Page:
Dual enrollment in Florida

The Community College Times calls it early college in this article, but that connotes a whole different thing.  Early College offers the whole associate degree to high schoolers, and is often aimed at middle-of-the-road students who otherwise might be uninterested in higher education.  Increasingly, these efforts are managed by continuing education units.

Early college gives high schoolers a head start
“You don’t have classes every day in college, and you’re expected to be much more independent,” says Anish Khanorkar, a high school sophomore enrolled in the Early College Program at Seminole State College of Florida (SSCF). “Early College has really helped me to prepare for what colleges would expect me to do.”

Khanorkar, 15, is one of more than 400 Seminole County high school students taking college classes at SSCF through the program. Early college, also called dual enrollment, is an acceleration program that allows high school students to simultaneously earn credit toward high school completion and toward a two- or four-year degree or a career certificate.
Contrast this with what Eastern Kentucky University is doing with its Middle College, as reported at Kentucky.com.  EKU is one of the few universities taking on this function.

EKU and Madison County create a new Kentucky middle college
The Middle College at Eastern Kentucky University was unveiled Thursday at EKU. It's not for high school students who are doing advanced work, heading the student government and filling out college applications in their spare time.

Rather, the Middle College is for those who its founders say are being allowed to slip through the cracks of the current education system — those who risk never making it to college.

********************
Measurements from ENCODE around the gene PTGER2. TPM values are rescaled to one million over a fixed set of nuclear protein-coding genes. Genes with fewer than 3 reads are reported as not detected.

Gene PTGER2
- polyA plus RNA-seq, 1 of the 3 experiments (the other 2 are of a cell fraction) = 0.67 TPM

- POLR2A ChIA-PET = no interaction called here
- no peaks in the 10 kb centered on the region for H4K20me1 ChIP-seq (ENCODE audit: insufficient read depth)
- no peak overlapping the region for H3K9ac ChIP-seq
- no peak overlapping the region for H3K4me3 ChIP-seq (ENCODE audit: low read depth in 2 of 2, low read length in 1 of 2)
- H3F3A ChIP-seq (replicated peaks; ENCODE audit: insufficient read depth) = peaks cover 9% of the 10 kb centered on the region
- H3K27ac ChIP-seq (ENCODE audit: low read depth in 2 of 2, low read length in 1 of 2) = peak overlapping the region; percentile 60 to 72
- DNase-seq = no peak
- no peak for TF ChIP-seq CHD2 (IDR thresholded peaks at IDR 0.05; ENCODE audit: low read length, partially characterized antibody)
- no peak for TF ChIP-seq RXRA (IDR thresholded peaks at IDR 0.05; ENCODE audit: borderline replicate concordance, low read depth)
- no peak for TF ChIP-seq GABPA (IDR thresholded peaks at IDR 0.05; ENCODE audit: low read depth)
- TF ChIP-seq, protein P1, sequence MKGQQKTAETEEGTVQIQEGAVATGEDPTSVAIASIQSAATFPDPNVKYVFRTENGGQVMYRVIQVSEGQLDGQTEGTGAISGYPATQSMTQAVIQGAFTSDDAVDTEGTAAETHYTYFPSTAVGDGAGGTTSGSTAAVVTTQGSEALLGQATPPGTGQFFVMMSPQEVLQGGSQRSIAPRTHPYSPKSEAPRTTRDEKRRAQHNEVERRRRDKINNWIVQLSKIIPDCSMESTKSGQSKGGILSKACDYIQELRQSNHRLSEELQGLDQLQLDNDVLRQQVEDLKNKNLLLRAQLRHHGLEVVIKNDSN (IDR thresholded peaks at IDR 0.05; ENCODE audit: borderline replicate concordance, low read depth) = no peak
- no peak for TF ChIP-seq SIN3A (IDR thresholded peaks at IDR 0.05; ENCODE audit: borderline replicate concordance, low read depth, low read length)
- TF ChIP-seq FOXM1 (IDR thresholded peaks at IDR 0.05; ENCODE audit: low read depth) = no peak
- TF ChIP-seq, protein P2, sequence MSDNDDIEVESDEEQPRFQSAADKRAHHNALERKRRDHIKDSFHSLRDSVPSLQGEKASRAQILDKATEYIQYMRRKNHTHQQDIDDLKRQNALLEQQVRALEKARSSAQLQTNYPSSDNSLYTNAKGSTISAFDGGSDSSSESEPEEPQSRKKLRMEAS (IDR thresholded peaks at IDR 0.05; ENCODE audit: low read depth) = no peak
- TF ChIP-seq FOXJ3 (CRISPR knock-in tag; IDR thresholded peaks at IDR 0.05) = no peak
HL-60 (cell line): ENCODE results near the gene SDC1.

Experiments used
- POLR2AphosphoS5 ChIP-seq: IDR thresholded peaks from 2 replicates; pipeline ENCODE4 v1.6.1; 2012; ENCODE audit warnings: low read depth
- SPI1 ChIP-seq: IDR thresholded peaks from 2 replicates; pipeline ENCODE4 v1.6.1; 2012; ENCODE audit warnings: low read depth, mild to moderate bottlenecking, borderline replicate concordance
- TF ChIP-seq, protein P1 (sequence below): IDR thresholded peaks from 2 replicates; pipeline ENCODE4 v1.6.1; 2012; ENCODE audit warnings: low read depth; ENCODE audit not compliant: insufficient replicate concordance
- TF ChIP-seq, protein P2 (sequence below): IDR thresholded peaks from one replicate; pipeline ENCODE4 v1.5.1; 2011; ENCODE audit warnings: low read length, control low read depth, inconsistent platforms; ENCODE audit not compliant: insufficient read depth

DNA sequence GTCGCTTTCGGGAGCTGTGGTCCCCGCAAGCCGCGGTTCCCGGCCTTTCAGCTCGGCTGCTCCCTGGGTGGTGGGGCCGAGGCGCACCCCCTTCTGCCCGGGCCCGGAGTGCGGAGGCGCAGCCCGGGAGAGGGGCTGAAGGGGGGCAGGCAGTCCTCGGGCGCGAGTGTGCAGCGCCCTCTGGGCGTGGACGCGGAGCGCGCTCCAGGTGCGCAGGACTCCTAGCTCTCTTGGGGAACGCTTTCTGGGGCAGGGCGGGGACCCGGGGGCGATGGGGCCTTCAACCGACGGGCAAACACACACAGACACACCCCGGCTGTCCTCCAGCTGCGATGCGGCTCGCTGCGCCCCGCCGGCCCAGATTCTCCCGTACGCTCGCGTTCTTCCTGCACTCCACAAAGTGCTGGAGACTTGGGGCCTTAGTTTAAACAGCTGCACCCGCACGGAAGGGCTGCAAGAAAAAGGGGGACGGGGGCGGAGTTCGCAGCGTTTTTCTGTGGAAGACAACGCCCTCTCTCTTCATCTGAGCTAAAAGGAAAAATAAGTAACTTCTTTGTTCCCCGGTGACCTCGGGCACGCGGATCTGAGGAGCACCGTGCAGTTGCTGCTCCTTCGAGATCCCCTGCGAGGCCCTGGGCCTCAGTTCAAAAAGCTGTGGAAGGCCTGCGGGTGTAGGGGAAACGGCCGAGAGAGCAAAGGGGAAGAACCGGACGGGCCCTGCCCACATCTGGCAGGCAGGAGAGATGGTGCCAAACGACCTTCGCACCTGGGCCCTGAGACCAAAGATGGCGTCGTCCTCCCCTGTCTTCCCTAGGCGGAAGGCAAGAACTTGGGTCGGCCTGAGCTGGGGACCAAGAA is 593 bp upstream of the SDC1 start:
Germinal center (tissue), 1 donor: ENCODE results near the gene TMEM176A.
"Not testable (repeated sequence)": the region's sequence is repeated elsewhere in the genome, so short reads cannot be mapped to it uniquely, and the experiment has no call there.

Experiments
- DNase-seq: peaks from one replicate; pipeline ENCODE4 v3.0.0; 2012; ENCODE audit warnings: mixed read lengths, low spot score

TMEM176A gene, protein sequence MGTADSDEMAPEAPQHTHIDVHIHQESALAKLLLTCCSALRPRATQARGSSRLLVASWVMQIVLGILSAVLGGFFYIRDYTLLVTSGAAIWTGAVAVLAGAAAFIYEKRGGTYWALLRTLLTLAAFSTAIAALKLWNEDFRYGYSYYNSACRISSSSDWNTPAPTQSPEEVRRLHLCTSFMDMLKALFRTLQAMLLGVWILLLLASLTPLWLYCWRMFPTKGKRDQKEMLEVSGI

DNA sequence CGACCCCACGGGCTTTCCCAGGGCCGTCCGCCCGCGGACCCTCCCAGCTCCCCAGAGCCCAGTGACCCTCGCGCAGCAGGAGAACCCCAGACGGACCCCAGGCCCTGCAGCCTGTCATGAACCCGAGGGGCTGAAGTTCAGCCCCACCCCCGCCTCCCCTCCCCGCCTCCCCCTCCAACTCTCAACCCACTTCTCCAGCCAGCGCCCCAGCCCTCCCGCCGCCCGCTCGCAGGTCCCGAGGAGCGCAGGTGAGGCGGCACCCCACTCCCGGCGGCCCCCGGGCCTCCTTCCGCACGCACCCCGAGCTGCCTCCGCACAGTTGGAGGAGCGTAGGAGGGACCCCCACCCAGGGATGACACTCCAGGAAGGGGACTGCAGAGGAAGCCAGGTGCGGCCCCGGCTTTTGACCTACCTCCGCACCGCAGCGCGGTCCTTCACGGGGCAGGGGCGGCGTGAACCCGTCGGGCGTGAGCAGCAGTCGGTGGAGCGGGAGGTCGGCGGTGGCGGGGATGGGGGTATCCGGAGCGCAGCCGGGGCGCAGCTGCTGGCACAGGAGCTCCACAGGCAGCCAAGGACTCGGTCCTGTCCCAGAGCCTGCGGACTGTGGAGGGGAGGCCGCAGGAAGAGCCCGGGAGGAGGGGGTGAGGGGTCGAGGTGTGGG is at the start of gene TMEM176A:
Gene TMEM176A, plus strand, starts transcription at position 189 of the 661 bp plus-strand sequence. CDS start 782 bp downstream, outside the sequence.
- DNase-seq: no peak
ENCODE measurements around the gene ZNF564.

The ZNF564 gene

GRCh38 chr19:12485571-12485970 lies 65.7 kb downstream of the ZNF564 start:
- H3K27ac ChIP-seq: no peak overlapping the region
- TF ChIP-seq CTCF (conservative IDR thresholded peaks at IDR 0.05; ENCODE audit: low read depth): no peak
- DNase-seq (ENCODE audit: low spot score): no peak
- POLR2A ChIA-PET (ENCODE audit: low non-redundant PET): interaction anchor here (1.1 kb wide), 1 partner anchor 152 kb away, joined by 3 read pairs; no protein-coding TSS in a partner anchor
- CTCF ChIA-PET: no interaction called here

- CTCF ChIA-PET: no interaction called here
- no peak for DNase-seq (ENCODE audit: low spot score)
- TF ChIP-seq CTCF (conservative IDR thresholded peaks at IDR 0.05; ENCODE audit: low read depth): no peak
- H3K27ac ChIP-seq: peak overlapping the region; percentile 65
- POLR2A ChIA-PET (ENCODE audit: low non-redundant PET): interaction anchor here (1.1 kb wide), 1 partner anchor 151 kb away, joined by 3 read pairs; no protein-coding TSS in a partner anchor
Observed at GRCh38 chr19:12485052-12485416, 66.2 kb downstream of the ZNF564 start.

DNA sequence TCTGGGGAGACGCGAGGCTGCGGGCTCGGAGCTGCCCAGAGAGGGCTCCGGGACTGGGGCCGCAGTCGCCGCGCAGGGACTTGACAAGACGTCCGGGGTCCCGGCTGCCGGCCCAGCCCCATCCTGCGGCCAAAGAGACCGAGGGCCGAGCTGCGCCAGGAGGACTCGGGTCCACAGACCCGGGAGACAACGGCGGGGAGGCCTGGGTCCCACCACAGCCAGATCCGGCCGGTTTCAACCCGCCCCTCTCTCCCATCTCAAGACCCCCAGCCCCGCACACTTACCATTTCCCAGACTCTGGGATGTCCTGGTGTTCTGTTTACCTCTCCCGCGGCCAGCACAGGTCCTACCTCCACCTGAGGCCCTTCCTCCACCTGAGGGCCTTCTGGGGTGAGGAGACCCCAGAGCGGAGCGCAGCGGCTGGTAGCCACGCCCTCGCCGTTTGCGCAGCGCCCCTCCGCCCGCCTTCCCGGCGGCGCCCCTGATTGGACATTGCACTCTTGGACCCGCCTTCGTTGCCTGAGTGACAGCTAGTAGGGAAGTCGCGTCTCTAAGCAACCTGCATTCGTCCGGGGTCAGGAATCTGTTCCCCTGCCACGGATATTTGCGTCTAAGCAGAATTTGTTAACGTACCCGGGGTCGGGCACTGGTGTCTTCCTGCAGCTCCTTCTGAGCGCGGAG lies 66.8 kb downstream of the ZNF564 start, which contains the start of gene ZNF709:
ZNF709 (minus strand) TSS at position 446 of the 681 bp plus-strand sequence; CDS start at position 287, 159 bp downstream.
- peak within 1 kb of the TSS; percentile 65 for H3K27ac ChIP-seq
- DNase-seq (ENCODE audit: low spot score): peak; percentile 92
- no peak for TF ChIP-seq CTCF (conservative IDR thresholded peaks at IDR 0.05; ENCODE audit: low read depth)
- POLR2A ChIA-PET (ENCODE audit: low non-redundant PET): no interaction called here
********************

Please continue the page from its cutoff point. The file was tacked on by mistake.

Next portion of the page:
Madison County Schools Superintendent Tommy Floyd said that the Middle College students — starting with 60 juniors in the 2011-12 school year and growing to 60 juniors and 60 seniors in subsequent years — should be better able to improve their education and provide for their families.

"If we're real serious about economic prosperity," Floyd said, "what are we doing different from what we've done in the last 100 years?"

He said the new program would serve as both a nudge and a mentoring experience for average high-school students to become successful college students.

The Middle College will be on EKU's campus and will allow students to earn high school diplomas while taking college courses. It seeks students who are underperforming and members of populations that are underrepresented in college. Admission will be based on an application, screening interview, grade-point average, ACT score and a counselor's recommendation.

Middle College students will not return to their home schools, but will receive a diploma from one of the two Madison County high schools when they complete 12th grade. Free college tuition is available for up to 18 hours of college credit.

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